1)This is not a Montessori program or what a would call creative in a free-form way- even the art and music are a little more structured. A little touch of the Japanese influence, my kids are probably the wildest of the bunch and I don't feel it has ''inhibited'' them much- structure seems to help them channel their creativity. (At our former co-op preschool, one director didn't last long in part because she didn't like kids running around barefoot in their underpants, and the parents felt her a bit too rigid. We also used to vote on whether snacks must be organic or not. This is not that kind of place.)
2)I have had one teacher I thought was a little too uptight even for this school, never mean to the kids or anything, just had these little rules in terms of procedure for parents etc.
So worth checking out and either you will like the relatively calm, gentle, organized feel with some palpable learning going on, or you will think it's too structured for preschoolers.
We are staying on for Kindergarten after looking at a lot of private schools, but even with good test scores and reasonable tuition, it's not one of the ''coveted'' K-8 schools in the area, it's a little different.
I'd love to hear other opinions... Kate
They are very stiff but get great results. My daughter enjoyed learning Japenese and loved the fifth grade teacher. However, that teacher is gone. He left three years ago after they built the middle school campus. There was about half the teachers who left due to cut backs in the contracts offered and upsets w/the owners. They do change teachers around from grade to grade depending on class size.
I also felt that their middle school while highly academic was too strick, if you left your shirt untucked you got a pink slip, five of those and you are expelled. So, good luck w/it. The reason I have given so much detial is we had the problem of wanting continuity and it fell through. Hard on the child. Oh, and we stayed for fifth because we knew this teacher good put my child back together again or we would have left.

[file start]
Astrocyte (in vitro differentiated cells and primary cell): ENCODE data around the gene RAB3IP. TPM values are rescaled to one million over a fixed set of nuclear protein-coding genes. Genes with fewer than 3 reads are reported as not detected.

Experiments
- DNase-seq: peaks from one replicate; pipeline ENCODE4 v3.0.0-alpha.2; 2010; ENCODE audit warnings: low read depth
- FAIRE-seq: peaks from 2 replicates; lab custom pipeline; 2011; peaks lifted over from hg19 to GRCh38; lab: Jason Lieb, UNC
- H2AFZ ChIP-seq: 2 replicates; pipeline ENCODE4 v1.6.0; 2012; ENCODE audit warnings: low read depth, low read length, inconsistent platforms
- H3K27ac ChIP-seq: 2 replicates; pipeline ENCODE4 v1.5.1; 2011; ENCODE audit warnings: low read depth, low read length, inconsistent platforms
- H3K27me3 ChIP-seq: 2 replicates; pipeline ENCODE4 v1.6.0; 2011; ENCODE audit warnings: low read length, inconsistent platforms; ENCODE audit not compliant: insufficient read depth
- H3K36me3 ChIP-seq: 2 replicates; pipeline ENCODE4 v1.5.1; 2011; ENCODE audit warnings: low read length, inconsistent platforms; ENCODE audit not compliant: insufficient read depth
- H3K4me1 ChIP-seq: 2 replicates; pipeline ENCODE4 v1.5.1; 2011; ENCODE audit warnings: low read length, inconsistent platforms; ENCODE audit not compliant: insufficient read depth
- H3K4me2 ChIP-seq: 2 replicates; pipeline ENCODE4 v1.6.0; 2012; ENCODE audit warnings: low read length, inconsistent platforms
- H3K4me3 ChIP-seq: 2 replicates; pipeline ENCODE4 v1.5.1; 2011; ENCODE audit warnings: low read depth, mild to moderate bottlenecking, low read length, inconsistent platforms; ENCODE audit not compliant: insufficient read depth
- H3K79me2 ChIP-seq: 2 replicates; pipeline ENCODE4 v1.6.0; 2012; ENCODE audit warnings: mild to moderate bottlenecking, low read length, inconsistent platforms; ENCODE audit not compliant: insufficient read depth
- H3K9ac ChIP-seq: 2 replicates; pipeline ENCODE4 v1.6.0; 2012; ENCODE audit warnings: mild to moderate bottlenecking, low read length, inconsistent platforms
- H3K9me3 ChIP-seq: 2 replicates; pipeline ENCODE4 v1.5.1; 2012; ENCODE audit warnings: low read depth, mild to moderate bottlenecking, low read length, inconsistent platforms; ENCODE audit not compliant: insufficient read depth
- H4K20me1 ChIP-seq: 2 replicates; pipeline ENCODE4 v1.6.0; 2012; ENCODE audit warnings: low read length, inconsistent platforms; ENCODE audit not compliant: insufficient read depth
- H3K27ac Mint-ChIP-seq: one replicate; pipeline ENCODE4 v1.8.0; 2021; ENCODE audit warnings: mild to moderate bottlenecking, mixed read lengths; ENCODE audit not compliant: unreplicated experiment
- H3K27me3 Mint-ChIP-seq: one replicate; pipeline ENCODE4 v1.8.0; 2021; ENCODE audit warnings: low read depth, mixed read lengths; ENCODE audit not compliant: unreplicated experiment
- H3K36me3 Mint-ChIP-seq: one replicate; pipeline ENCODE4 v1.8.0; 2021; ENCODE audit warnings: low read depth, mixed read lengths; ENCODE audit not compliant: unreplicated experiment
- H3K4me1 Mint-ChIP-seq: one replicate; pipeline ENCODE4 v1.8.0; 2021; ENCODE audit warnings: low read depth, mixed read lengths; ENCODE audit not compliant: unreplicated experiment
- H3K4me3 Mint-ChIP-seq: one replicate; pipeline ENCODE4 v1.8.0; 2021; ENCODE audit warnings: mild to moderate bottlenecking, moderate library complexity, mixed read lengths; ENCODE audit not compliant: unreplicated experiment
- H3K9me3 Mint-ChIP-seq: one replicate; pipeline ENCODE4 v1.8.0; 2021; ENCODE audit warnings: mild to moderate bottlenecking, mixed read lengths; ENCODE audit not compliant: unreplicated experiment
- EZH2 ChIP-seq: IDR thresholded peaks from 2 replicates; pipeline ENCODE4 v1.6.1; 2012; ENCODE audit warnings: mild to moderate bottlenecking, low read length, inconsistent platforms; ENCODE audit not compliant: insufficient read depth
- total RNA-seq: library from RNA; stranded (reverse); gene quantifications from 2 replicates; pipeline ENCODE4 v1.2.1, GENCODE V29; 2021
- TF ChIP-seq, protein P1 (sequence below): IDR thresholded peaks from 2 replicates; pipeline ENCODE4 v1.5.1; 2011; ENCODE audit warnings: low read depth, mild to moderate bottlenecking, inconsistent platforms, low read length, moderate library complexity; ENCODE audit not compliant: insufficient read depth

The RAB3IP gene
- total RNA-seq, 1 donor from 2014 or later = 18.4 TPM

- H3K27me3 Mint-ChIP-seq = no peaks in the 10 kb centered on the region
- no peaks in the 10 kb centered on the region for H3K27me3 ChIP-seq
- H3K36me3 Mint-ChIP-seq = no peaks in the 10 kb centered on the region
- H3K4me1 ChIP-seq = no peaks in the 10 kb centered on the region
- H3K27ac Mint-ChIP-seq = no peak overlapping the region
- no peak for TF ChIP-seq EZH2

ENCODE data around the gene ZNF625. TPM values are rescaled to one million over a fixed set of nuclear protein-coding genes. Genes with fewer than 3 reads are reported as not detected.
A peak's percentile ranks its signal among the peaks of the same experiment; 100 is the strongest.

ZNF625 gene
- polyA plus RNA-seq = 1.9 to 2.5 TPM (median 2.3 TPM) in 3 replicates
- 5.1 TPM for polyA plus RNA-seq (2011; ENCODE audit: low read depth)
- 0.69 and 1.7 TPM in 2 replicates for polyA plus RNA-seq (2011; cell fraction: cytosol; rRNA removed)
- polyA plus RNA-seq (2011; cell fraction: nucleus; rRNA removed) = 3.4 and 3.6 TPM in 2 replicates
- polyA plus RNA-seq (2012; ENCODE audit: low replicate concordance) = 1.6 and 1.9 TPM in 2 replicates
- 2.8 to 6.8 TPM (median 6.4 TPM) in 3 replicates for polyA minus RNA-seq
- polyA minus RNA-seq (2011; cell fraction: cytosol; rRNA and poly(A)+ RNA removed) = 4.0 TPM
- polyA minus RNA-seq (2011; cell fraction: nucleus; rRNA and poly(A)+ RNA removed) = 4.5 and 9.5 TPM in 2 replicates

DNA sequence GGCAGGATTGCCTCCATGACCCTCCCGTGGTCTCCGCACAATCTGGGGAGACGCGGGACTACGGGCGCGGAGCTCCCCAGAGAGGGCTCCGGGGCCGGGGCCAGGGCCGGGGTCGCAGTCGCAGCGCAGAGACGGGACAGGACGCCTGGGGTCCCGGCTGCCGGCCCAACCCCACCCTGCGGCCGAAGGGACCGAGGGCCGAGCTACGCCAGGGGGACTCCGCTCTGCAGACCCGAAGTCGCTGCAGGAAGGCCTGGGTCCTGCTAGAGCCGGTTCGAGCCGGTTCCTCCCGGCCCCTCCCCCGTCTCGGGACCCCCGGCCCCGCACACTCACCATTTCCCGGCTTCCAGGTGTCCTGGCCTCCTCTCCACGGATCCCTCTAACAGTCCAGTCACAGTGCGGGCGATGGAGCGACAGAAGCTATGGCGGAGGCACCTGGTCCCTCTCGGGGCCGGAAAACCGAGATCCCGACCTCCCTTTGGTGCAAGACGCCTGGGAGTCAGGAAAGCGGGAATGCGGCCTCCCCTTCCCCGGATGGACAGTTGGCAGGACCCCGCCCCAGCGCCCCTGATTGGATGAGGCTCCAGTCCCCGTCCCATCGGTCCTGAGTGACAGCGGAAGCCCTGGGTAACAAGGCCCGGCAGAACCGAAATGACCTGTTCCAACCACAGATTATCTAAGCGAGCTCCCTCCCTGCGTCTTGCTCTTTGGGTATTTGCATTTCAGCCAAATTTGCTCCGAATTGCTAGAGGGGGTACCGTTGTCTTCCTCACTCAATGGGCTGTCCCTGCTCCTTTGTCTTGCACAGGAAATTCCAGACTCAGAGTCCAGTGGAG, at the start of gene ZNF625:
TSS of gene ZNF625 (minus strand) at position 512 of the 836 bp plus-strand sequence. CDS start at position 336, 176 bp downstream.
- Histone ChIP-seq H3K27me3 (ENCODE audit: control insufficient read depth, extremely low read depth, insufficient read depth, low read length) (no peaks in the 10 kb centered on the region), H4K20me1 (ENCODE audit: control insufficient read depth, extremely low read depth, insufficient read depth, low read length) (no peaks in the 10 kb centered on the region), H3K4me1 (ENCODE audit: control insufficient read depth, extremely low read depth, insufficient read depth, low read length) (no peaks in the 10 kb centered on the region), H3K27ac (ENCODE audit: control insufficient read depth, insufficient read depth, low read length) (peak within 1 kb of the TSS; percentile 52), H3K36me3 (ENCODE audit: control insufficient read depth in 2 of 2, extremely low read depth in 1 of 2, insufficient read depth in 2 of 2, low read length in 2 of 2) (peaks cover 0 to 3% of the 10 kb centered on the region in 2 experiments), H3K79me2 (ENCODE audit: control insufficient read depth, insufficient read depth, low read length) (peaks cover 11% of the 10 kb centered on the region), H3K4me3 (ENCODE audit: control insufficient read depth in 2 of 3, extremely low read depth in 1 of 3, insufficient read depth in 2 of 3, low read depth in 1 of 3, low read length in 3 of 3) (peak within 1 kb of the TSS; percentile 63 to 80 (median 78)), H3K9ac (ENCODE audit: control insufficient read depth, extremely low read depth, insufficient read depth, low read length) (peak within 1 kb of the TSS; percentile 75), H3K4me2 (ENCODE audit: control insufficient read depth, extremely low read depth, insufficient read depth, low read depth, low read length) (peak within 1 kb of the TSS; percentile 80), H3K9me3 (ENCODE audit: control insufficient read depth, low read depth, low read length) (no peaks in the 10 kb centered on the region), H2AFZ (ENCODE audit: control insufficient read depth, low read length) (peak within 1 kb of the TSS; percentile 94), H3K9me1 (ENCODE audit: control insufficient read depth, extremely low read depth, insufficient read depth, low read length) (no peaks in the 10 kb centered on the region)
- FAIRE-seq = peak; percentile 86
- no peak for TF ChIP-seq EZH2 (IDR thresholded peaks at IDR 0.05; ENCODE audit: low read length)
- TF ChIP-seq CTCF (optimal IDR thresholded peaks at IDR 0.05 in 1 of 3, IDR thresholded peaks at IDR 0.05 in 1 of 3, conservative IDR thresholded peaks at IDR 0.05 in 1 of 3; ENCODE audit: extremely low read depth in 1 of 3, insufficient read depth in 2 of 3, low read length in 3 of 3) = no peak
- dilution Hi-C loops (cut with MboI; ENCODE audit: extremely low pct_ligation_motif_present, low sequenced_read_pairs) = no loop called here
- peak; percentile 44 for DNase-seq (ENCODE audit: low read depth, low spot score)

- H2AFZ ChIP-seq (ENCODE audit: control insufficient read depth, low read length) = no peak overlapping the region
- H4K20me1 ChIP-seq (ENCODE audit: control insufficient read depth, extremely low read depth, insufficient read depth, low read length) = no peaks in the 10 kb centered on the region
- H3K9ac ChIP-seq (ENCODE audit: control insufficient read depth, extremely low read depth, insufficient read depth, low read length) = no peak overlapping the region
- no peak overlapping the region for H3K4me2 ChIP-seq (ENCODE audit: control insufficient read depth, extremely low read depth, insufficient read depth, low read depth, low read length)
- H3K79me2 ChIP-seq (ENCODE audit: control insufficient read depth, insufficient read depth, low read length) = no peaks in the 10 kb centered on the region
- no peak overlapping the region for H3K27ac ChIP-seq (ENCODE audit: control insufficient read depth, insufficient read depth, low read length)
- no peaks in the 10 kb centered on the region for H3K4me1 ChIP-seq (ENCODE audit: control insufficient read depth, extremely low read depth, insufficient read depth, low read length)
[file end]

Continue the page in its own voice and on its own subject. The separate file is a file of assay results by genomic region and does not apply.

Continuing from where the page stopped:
Re: Violin Lessons
My daughter went to the Nomura pre-school in Richmond. Mrs. Nomura teaches pre-school kids violin for about 15 minutes four days a week, which I think is ideal for youngsters with their limited attention spans. My daughter loved it. I suppose you have to be in the school to sign up for the lessons, but they could probably refer you to a good teacher. For those interested in bilingual ed, by the way, they also teach the kids some Japanese every day. It's in the phone book under "the Pacific Academy". Lynn
The variation in skills in kindergarten is very wide and they work with it. If kids have trouble they make special efforts to make sure that the kid can accomplish things. I never saw anything like what has recently been described here for the Kensington kindergarten and some other places. They do teach reading in Kindergarten. My daughter figured it out in the second semester, and has been doing well with it ever since. One fear on my kid's part: they might be invited to someone's house and have to eat sushi!
I have one friend who says her son was simply too active, couldn't sit still, enough for the nursery school, and I am that you will hear from people who find it too structured. My girls are about as active, funny, and wild as girls get but they respect adults, teachers, and other children, and I am constantly complimented by teachers on how kind and well behaved they are in class. I attribute a lot of this to their experience at the Pacific Academy.
And one other thing! You do have to get your kid to class on time, or you (the parent) have to get a tardy slip! As a teacher weary of students coming to class late myself, I don't think it's a bad idea. After a couple of tardy slips, I figured out how to arrive on time. The point is, though, that they do not blame the student.
On the gay/lesbian family issue, I don't feel it would be a problem, though my knowledge is limited. One of the roots of the school is in the history of predjudice against Eurasian and Japanese-American people. The general approach is of open-mindedness and acceptance of diversity. In fact, a gay friend of mine told me about how the topic of homosexuality came up in her niece's class (maybe 5-6 grade) and the niece was proud to be able to say that she had a gay aunt. Needless to say, this pleased the aunt quite a bit. Lynn